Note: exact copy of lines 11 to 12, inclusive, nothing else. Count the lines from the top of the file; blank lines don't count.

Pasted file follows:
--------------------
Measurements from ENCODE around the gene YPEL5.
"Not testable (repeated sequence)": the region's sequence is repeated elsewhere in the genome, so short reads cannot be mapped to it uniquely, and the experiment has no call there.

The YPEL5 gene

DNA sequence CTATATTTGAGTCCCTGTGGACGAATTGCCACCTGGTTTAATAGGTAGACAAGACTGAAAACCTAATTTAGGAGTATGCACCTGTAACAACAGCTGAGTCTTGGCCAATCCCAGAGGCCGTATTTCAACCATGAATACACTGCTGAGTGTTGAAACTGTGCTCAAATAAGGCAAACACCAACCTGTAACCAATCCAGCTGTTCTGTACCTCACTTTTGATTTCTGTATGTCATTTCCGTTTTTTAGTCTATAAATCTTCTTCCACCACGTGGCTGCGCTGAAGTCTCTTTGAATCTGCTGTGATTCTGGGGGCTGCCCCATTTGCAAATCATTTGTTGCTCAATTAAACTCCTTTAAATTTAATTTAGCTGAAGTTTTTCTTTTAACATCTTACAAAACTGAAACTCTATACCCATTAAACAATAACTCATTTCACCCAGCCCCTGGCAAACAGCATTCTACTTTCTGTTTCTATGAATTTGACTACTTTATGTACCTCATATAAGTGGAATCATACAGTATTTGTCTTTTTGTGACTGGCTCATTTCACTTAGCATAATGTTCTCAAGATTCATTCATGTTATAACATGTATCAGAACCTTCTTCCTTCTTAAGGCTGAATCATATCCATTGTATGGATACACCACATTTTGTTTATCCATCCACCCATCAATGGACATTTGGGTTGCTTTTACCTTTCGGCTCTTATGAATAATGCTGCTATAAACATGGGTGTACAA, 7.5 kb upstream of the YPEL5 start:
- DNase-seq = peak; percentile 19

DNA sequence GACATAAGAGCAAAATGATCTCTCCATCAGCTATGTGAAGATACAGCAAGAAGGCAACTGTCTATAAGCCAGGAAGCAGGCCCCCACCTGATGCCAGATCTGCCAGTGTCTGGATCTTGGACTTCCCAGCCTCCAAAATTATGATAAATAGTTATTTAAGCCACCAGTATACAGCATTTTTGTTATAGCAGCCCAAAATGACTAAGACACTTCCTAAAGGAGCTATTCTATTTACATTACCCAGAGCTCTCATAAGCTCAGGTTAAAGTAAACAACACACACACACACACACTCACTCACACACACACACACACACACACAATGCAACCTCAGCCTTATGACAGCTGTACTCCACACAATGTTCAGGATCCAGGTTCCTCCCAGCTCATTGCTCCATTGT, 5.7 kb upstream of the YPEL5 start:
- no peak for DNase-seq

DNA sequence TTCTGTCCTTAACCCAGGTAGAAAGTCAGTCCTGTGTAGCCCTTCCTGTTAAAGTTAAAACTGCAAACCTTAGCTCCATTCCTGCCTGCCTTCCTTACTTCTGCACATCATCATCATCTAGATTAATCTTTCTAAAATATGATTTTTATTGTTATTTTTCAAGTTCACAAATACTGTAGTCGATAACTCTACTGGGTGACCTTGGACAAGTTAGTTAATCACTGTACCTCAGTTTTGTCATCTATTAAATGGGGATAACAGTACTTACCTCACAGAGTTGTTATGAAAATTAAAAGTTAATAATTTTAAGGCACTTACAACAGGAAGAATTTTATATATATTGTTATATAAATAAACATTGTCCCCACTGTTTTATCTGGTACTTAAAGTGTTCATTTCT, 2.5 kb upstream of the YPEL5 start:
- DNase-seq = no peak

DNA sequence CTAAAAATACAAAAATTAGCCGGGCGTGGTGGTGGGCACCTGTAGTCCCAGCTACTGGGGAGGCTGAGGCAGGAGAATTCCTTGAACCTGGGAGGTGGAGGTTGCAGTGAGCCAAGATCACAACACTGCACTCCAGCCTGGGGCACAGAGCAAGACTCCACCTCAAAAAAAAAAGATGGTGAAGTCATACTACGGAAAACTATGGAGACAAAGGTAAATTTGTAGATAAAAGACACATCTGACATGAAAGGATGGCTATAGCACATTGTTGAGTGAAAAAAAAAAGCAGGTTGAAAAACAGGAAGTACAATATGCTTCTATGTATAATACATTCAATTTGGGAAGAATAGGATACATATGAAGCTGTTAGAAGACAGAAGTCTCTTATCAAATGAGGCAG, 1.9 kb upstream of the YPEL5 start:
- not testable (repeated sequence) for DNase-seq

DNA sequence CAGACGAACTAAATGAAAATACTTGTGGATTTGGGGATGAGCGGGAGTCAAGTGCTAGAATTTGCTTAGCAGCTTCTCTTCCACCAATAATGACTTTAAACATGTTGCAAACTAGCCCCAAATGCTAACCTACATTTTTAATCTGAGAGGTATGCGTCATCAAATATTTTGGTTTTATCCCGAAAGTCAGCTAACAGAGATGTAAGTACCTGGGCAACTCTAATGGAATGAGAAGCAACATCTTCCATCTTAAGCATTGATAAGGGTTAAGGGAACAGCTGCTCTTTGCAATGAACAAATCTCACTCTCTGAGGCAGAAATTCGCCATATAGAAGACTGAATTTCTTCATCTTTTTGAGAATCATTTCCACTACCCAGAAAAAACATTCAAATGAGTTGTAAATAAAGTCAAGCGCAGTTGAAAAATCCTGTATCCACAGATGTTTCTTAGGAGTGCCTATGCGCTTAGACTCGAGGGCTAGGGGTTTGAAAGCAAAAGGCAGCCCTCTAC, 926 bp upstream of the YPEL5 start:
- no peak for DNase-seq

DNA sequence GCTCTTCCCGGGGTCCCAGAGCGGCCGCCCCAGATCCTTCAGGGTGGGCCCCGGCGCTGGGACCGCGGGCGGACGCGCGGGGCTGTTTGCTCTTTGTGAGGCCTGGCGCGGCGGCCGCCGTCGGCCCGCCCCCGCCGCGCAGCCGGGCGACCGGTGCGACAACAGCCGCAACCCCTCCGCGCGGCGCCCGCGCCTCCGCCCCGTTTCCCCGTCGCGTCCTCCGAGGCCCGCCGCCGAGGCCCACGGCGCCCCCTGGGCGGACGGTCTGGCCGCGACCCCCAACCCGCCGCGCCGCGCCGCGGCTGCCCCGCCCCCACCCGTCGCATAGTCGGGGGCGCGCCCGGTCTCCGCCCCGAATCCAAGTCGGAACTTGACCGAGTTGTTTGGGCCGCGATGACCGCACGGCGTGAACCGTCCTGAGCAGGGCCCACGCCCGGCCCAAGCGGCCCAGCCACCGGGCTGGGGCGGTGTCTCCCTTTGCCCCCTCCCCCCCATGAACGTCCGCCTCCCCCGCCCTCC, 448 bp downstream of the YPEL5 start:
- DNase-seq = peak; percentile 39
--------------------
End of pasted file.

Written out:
- not testable (repeated sequence) for DNase-seq

DNA sequence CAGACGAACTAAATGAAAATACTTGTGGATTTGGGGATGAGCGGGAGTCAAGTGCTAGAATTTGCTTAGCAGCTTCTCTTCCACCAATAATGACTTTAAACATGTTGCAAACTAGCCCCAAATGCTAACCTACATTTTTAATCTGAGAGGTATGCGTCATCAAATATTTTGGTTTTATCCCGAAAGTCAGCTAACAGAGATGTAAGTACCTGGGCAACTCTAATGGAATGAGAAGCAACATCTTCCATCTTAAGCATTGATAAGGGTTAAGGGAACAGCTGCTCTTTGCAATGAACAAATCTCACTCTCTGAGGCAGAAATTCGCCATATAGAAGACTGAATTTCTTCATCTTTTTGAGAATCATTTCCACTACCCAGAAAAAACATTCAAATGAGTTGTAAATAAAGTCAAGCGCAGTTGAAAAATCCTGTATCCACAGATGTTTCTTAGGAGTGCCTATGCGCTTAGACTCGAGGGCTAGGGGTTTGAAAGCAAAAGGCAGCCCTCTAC, 926 bp upstream of the YPEL5 start: